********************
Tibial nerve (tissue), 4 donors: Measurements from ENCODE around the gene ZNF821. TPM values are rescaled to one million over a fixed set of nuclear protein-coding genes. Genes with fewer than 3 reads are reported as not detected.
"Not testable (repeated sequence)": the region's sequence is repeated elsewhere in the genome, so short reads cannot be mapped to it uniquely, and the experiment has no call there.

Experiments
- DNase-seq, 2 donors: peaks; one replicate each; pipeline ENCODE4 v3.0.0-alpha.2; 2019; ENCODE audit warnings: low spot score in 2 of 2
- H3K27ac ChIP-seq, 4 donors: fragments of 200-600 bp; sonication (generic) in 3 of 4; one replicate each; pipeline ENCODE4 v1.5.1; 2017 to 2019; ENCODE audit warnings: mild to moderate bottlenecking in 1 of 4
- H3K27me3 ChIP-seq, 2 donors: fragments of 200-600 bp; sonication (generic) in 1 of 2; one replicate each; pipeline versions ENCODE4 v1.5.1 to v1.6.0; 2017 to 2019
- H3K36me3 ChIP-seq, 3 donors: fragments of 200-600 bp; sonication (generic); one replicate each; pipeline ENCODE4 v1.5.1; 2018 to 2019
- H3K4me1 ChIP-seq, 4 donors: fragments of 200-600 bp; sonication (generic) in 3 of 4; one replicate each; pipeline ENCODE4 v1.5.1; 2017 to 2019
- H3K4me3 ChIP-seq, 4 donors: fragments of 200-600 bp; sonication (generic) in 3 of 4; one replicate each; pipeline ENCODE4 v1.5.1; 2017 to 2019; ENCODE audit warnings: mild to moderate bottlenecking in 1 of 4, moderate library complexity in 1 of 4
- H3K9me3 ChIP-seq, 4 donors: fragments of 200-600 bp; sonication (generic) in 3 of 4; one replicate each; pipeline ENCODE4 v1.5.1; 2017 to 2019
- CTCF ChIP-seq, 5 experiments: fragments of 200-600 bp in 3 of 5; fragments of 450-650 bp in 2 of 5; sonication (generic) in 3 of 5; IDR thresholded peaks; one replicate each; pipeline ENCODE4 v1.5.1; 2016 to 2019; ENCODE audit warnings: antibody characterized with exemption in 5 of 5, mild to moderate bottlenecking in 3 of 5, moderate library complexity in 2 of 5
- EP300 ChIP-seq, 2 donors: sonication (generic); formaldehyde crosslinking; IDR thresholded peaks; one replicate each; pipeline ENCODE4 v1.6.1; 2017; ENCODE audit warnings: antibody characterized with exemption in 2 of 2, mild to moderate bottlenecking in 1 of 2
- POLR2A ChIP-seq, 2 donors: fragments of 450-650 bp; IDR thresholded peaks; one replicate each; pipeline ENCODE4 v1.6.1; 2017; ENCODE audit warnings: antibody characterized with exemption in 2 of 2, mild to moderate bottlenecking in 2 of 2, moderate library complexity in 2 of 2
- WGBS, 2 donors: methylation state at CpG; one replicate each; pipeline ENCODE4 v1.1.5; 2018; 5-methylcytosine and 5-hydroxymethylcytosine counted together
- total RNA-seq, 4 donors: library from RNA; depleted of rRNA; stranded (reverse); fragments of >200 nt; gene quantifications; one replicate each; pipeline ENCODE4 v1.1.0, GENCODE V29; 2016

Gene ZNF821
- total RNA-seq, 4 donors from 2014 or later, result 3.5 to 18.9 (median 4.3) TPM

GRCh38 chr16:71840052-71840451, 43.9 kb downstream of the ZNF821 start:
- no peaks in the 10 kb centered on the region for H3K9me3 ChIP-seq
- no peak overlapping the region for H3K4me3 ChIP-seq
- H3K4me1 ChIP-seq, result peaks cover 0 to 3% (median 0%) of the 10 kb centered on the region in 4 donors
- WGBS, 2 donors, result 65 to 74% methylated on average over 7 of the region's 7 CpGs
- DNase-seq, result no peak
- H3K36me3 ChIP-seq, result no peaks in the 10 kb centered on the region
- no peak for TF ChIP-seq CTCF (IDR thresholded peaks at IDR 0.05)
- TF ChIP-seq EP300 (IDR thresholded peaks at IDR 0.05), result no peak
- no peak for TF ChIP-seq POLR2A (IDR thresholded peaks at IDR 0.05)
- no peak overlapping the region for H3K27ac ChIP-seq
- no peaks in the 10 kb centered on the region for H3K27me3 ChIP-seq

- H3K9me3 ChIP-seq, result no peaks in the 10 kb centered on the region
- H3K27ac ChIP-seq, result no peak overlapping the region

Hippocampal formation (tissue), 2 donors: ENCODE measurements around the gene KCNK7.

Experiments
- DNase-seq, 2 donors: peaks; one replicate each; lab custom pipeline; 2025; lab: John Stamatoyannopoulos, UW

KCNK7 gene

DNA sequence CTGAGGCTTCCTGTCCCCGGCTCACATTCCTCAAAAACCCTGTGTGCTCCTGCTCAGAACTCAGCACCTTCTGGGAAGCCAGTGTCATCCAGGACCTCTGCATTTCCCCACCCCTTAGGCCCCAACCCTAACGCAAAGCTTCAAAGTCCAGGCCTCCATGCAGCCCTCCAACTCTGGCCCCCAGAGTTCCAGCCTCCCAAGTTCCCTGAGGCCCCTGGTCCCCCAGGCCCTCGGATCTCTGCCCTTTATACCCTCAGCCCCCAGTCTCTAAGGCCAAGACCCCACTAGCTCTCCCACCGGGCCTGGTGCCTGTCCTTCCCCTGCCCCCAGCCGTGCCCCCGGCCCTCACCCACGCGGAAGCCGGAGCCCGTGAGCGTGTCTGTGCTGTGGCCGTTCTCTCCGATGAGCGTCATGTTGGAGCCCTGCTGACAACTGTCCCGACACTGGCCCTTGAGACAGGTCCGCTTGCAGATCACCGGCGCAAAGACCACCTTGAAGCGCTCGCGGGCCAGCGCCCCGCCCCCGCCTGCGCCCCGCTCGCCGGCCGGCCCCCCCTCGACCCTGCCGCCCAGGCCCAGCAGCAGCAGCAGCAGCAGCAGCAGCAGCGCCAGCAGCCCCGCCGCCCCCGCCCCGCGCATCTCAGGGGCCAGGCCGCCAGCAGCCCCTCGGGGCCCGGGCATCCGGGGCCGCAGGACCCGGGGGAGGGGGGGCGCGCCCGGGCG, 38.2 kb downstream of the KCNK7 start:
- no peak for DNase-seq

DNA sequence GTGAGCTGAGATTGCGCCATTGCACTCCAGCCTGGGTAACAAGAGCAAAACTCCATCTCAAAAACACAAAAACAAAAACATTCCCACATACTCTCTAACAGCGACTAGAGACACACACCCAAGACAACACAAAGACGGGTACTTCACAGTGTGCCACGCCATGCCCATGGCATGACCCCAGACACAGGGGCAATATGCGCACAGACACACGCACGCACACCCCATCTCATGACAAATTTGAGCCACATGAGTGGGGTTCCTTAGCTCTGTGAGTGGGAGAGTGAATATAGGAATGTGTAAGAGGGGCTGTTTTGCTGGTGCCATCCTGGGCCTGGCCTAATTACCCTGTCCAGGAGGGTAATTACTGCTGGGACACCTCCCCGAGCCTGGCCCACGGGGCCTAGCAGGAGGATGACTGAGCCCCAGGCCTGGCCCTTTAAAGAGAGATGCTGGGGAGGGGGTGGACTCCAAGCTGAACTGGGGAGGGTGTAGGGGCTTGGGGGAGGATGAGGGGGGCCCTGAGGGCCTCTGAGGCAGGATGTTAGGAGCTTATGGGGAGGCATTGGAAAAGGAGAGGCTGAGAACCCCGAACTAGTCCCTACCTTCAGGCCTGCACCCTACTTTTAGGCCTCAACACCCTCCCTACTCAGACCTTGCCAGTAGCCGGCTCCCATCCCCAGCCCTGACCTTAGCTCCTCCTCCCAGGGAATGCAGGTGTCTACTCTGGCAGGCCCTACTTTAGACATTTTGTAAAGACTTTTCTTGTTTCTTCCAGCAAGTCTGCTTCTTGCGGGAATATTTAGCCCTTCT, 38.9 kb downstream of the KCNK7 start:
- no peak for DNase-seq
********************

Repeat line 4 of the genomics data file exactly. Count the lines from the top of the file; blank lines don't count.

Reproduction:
- DNase-seq, 2 donors: peaks; one replicate each; pipeline ENCODE4 v3.0.0-alpha.2; 2019; ENCODE audit warnings: low spot score in 2 of 2